by Barbara Black
Claude Bˇdard will play host on April 16 to the leading administrators of graduate studies in Quebec.
Dean of Graduate Studies and Research Bˇdard is the head of ADESAQ, the association that brings together Quebec's deans of graduate studies, and they will meet at Concordia for a day-long workshop. Each of the eight deans will bring about half a dozen colleagues, and representatives have been invited from government, industry, the funding agencies and graduate students' groups, making up about 80 participants.
Their deliberations will be accompanied by similar sessions in Western Canada, Ontario and the Maritimes to make up the wide-ranging CAGS National Issues Project. (CAGS is the Canadian Association for Graduate Studies).
A discussion paper launching the project by current CAGS president Peter Ricketts, of Dalhousie University, set out the issues, and we asked Dean Bˇdard to comment on them.
The first is what Ricketts calls the challenge from government. As we turn the corner on national and provincial deficits, he wrote, "the need to lobby to ensure that graduate studies is identified as a strategic area within higher education policy is important."
Bˇdard emphatically agreed. He noted that in a recent, highly publicized booklet from the Ministry of Education called L'Universitˇ devant l'avenir, "graduate studies was not even mentioned -- not once." ADESAQ's invitation to the top ministry official to attend the April 16 meeting was turned down. Obviously, some new bonds need to be forged.
The second challenge is from society itself. "The value of the undergraduate degree is still high," Ricketts wrote, "but it has been devalued in the sense that the more it becomes a basic requirement for a good-paying job (not just a career, as used to be the case), the more people are looking at post-undergraduate credentials to make themselves distinct."
Bˇdard acknowledges that like many universities, Concordia is in the midst of a redefinition process. "Graduate studies is evolving," he said. "In the last decade or two, it has evolved from primarily training professional researchers to include other things as well, such as becoming a source of academic replenishment for our graduates throughout their professional lives."
He provided two examples here at Concordia of graduate diplomas tailor-made for a specific need, both highly popular.
"The Diploma in Accountancy is there for one single purpose: preparation for the UFE [the Uniform Final Examination to become a chartered accountant].Once they've passed the UFE, mission accomplished."
The Diploma in Computer Science is another case in point. It is a 30-credit graduate program designed to cover the fundamentals of a 90-credit Bachelor's of Computer Science. It is so successful that only one out of every six or seven applicants are accepted, and they are often wildly overqualified with PhDs, medical and legal degrees.
"The program has an apparently high drop-out rate," Bˇdard said. "Why? Because students are there for a job which the program helps them get."
That brings in the third challenge to the deans: increasing competition from non-traditional institutions. Some Canadian community colleges are offering "post-graduate" certificates that require an undergraduate degree; so are some private organizations. While CAGS encompasses all of Canada's universities, it has no authority to disallow such interlopers, and must examine and define its own definitions of excellence.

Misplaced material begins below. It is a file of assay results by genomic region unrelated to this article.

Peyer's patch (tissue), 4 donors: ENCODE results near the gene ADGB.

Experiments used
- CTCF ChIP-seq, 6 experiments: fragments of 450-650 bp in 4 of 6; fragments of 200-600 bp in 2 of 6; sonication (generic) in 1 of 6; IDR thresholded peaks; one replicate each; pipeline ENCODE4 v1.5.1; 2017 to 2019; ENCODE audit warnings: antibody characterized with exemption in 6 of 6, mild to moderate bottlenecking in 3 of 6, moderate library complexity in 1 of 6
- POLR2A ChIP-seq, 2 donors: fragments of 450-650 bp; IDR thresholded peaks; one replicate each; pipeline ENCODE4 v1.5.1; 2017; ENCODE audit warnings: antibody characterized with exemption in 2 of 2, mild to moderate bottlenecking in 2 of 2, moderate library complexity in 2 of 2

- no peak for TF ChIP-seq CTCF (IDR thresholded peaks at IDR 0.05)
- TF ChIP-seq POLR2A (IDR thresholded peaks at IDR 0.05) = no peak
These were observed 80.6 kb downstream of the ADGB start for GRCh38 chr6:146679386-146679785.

The final challenge may come from within universities themselves, where a school of graduate studies is sometimes looked on with uneasiness and suspicion.
Bˇdard acknowledges that the School of Graduate Studies is both an academic and a service unit. No teaching is done there, and Concordia's School directly administers two programs, the Special Individualized Program and the interdisciplinary PhD in the Humanities.
"Our mandate embraces all Faculties, by definition," Bˇdard said. "It's bound to create questions, such as, What are you bringing to the process? But interdisciplinarity is the way of the future, and there are walls between the disciplines. As these walls come down, we can act as facilitators. To the open mind, it's an opportunity, not a threat."
Concordia has just been awarded a grant over three years that will enable a quantum leap in technology transfer activities at Concordia.
The funding comes from the Natural Sciences and Engineering Research Council (NSERC), and attests to the growing awareness that the intellectual property developed by university members is a real value that must be identified, nurtured, protected, and ultimately transferred outside of academia in order to generate socio-economic benefits for all stakeholders.
This NSERC funding will make possible the hiring of a Technology Transfer Officer within the Office of Research Services. In collaboration with faculty members, the mandate of this officer will focus on the identification of potentially valuable intellectual property at an early stage, linkage with Univenture and other private sector partners, and promotion of sound intellectual property management to the University community.
A major objective will be the determination of the best commercialization and protection strategies for promising technologies, as well as timely follow-through.
- Erica Besso, Director, Office of